US 53 in Minnesota
According to Existingcountries, US 53 is a US Highway in the US state of Minnesota. The road forms a north-south route in the northeast of the state, from the Wisconsin border through Duluth to the Canadian border at International Falls. US 53 is 165 miles long in Minnesota.
De US 53 in Duluth.
US 53 is a north-south route through the hills and forests of northern Minnesota. The portion from the Wisconsin border to Interstate 35 in Duluth is also numbered Interstate 535. From Minnesota to north of Virginia, US 53 is a 2×2 lane divided highway. This section handles traffic to the winter sports resort of Ely. Further north, the route is single-lane and leads through densely wooded area with many lakes to the northern town of International Falls, where US 71 also ends. US 53 ends at the Canadian border with the province of Ontario, from where Highway 71 in Ontario continues to Kenora.
US 53 was created in 1926. The northern terminus was initially Superior, Wisconsin, just over the border at Duluth. In 1934, the route was extended north to the Canadian border at International Falls. The route was completely paved in 1940. During the 1960s, US 53 between Duluth and Virginia was upgraded to a divided highway, which was largely completed by 1970. The Virginia Bypass opened in the 1970s. Only the part in Duluth was a narrow two-lane road, this part was only widened to 2×2 lanes in 2004.
Between 2009 and late 2013, US 53 was widened further north from Virginia to Cook to become a 2×2 lane divided highway. This project is part of the Falls-to-Falls corridor, a trade corridor from the Mississippi River in Wisconsin to the border with Canada. Between 2015 and 2017, US 53 near Virginia moved over an old open mine, including a large flyover. This project cost $156 million. The opening followed on September 15, 2017.
Up to 25,000 vehicles drive daily in the city of Duluth, dropping to 19,000 vehicles just outside the city and 8,000 to 12,000 vehicles as far as Independence. After that, 8,000 to 11,000 vehicles drive as far as Virginia, peaking at 23,000 vehicles at Virginia. North of Virginia, the intensities are much lower, 5,000 more vehicles close to town, but only 2,000 vehicles in the north of the state as far as International Falls.
US 59 in Minnesota
According to Anycountyprivateschools, US 59 is a US Highway in the US state of Minnesota. The road forms a long north-south route through the west of the state, from the border with Iowa through Fergus Falls and Detroit Lakes to the border with Canada. US 59 is 685 kilometers long in Minnesota.
US 59 in Iowa comes from the countryside and continues its route into Minnesota. Already 15 kilometers after the border one passes through the first regional town, the town of Worthington, which is double numbered with State Route 60, which is a 2×2 divided highway for traffic from Sioux City to Mankato. On the north side of Worthington there is a connection to Interstate 90.
After Worthington, a 100 kilometer stretch follows the flat countryside of southwestern Minnesota to the town of Marshall. There are only a few small villages on the route, the landscape consists of endless meadows of large-scale farms. US 59 cuts through Marshall, then forms a 60-kilometer stretch north to Montevideo. Here one crosses the Minnesota River and US 212.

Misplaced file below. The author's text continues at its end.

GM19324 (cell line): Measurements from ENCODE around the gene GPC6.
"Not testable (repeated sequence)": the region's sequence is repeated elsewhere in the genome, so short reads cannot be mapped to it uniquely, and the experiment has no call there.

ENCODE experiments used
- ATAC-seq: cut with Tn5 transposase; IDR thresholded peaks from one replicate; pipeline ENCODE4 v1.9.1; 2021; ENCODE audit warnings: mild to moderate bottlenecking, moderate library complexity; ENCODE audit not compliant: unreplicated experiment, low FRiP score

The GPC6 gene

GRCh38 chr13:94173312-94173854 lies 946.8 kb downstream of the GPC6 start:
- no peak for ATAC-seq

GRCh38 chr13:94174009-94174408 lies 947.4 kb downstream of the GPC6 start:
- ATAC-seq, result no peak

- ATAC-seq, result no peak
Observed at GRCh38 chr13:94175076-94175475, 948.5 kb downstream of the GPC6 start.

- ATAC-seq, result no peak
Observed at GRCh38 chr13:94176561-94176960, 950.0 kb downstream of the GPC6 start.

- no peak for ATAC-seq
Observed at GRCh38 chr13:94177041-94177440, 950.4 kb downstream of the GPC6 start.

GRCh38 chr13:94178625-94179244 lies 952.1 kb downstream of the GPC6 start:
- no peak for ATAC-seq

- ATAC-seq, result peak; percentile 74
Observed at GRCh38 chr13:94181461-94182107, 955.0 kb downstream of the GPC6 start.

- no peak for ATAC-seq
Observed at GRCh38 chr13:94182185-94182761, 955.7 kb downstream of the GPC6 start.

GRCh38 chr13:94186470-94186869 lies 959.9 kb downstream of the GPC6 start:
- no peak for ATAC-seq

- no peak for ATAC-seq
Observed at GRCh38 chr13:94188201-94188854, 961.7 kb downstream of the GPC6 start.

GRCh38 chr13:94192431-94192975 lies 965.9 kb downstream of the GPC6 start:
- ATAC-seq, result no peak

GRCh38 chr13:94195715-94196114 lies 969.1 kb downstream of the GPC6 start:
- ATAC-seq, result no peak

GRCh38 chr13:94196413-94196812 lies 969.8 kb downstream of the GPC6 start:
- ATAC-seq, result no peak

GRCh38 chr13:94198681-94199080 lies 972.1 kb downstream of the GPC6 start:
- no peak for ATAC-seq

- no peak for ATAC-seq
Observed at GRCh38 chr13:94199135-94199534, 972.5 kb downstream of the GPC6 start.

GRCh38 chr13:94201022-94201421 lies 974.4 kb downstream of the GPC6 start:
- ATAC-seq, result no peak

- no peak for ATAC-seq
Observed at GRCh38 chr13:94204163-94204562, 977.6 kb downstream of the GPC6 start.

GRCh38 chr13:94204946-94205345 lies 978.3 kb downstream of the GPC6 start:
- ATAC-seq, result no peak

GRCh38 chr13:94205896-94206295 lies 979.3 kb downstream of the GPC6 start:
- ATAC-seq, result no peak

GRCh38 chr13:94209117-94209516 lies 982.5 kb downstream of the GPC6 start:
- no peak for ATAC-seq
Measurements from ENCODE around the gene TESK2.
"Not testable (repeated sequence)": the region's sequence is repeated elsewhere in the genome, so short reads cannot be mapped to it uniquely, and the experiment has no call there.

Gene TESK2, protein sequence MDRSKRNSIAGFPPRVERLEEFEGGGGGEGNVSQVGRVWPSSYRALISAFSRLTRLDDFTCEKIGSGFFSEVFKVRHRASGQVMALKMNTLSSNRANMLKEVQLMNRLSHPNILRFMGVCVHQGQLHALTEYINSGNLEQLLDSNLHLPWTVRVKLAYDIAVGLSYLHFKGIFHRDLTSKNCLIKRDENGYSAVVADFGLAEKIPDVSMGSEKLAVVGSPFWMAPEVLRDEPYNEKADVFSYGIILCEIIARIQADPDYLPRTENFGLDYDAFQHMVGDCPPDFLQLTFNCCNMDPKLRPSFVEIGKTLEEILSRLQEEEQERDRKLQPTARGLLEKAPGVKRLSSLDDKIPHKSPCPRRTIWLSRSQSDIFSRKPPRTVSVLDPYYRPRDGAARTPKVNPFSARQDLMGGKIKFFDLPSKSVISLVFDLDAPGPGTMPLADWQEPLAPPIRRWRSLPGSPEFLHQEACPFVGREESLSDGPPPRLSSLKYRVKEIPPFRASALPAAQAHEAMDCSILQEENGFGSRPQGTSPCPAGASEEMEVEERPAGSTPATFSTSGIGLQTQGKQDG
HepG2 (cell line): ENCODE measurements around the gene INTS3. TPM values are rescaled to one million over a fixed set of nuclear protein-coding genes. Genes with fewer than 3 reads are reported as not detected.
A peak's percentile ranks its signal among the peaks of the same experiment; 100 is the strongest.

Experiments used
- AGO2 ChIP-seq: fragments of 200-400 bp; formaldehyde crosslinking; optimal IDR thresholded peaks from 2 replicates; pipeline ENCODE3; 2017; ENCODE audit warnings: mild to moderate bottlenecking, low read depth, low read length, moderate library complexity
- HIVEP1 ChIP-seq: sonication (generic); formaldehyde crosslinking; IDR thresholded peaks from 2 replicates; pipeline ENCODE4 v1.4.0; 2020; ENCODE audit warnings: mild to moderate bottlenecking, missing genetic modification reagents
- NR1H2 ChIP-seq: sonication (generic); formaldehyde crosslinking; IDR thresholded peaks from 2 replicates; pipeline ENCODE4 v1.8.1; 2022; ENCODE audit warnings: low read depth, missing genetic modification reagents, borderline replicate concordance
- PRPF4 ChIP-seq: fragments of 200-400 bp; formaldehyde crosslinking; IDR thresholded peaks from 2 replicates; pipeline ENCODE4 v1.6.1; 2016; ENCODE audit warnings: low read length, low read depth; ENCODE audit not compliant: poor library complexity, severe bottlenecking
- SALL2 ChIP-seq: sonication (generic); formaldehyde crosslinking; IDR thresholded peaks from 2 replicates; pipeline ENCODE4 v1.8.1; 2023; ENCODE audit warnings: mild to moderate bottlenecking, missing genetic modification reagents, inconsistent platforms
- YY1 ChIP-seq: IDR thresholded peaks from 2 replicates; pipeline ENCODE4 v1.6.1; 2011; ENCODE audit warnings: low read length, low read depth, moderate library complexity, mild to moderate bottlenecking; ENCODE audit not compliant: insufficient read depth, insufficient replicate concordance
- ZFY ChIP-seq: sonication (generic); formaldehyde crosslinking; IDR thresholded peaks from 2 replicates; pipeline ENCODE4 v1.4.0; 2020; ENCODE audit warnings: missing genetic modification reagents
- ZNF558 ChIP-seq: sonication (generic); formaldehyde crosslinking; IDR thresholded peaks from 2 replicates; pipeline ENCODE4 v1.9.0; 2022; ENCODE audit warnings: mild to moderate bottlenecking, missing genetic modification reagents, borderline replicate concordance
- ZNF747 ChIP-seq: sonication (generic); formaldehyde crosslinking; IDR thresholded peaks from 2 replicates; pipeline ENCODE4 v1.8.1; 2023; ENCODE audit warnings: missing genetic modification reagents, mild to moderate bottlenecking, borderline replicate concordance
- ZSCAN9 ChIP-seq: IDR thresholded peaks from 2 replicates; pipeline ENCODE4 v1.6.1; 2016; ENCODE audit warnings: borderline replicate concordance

Then US 59 travels more than 100 miles through sparsely populated countryside to Fergus Falls. This is where the central part of Minnesota is exchanged for the northern part of the state. The route has a secondary character, is single-lane and leads through only a small number of towns. Around Fergus Falls, US 59 runs for nearly 12 miles on Interstate 94.
After Fergus Falls, a 70-kilometer stretch to Detroit Lakes follows. The character of the landscape changes on this part of the route, the endless flat meadows give way to more forest and a lake area. US 59 remains single-lane until Detroit Lakes. In that place you cross the US 10.
Then follows a 150-kilometer route to Thief River Falls in northwestern Minnesota. The forests here make way for endless meadows. There are almost no places on the route, only vast farms. One crosses the US 2 halfway through. Thief River Falls is the last place of any significance on the US 59 route, followed by a 120-kilometer stretch through lonely rural areas to the border with Canada. After the border crossing, Highway 59 in Manitoba continues to Winnipeg.
The current US 59 was created in 1934. The northern terminus was initially Pembina, North Dakota, on the border with Minnesota. The northernmost part from Lancaster ran a bit east-west. In 1955, the terminus was changed to the Canadian border north of Lancaster, where it joined Highway 59 in Manitoba.
US 59 travels very long distances through sparsely populated areas, not only in Minnesota but also further south in Iowa and Missouri. Between St. Joseph and Winnipeg, the US 59 travels 1,250 miles through agricultural land with only 3 towns with just over 10,000 residents, all located on the Minnesota section.
Due to the lack of larger towns and thus long-distance traffic, US 59 has barely been upgraded. The Lancaster–Tolstoi Border Crossing was inaugurated in 1950. In theory, the route is the shortest between Minneapolis and Winnipeg, but most traffic uses the highway route through Fargo, North Dakota. An additional problem for through traffic is that the border crossing is only open between 08:00 and 20:00.